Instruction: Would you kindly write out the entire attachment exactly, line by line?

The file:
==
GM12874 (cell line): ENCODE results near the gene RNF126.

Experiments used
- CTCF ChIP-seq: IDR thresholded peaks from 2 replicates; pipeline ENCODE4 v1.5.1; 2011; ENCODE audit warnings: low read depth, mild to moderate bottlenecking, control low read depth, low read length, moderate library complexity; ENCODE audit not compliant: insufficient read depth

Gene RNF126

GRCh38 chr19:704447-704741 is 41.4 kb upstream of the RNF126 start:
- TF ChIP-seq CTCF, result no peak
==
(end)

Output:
GM12874 (cell line): ENCODE results near the gene RNF126.

Experiments used
- CTCF ChIP-seq: IDR thresholded peaks from 2 replicates; pipeline ENCODE4 v1.5.1; 2011; ENCODE audit warnings: low read depth, mild to moderate bottlenecking, control low read depth, low read length, moderate library complexity; ENCODE audit not compliant: insufficient read depth

Gene RNF126

GRCh38 chr19:704447-704741 is 41.4 kb upstream of the RNF126 start:
- TF ChIP-seq CTCF, result no peak